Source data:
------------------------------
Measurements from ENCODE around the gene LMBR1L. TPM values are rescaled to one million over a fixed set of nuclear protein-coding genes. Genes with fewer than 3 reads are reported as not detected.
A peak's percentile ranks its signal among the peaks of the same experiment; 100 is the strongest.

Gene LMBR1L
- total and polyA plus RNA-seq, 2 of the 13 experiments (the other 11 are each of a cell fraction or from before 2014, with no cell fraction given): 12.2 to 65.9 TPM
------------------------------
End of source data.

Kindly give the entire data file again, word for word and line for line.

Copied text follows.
Measurements from ENCODE around the gene LMBR1L. TPM values are rescaled to one million over a fixed set of nuclear protein-coding genes. Genes with fewer than 3 reads are reported as not detected.
A peak's percentile ranks its signal among the peaks of the same experiment; 100 is the strongest.

Gene LMBR1L
- total and polyA plus RNA-seq, 2 of the 13 experiments (the other 11 are each of a cell fraction or from before 2014, with no cell fraction given): 12.2 to 65.9 TPM